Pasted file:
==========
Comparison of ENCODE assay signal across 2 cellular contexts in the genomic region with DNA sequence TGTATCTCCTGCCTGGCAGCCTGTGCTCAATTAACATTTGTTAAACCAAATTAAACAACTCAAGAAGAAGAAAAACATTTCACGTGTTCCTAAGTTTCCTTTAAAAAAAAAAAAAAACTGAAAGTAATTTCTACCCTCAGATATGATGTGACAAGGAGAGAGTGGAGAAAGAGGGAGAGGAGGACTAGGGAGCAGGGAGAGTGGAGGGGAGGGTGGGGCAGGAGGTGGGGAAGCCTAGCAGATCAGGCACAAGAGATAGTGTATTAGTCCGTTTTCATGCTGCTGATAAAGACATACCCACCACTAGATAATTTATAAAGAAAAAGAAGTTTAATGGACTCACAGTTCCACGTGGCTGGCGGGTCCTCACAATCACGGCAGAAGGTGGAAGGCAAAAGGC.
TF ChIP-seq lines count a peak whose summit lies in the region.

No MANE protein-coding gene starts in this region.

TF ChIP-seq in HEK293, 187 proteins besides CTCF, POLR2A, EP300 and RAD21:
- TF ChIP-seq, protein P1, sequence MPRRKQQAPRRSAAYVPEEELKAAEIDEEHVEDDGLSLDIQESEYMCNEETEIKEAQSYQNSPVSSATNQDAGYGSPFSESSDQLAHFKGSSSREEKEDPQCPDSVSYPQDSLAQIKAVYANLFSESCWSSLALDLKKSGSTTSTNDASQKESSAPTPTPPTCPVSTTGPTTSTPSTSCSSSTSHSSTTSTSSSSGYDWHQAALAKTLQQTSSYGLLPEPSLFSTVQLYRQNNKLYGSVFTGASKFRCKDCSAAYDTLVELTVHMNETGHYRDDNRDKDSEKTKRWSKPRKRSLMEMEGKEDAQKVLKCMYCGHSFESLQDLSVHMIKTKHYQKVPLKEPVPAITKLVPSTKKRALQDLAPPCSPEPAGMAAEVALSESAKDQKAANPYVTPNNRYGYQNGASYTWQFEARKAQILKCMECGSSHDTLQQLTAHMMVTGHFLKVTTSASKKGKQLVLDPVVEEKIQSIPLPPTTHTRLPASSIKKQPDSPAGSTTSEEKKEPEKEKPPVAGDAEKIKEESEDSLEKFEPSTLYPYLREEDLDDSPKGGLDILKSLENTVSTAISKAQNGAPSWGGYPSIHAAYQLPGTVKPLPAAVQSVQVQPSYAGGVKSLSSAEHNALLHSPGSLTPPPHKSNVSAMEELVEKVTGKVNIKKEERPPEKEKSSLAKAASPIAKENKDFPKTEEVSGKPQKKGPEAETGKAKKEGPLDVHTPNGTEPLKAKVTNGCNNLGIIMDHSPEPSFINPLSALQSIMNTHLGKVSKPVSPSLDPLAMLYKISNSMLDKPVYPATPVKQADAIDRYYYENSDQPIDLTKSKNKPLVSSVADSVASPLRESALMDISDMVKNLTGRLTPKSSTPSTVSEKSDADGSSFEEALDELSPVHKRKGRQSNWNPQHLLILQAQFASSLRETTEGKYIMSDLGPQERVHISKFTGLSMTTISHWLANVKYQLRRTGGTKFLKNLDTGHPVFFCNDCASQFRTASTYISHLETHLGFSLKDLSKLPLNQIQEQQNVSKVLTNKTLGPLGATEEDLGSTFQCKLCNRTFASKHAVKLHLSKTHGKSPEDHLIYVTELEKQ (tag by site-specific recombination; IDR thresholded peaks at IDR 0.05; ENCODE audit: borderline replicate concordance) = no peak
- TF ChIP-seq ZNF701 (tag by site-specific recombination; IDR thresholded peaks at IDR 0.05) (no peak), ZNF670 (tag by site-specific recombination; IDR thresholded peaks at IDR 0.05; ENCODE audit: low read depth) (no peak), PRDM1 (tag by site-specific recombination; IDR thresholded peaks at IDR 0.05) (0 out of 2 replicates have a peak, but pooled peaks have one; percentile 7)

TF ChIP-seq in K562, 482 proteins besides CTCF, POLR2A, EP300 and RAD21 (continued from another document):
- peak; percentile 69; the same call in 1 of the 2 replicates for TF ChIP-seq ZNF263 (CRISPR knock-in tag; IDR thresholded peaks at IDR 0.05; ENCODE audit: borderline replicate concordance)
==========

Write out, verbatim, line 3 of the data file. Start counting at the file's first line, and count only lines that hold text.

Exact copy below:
No MANE protein-coding gene starts in this region.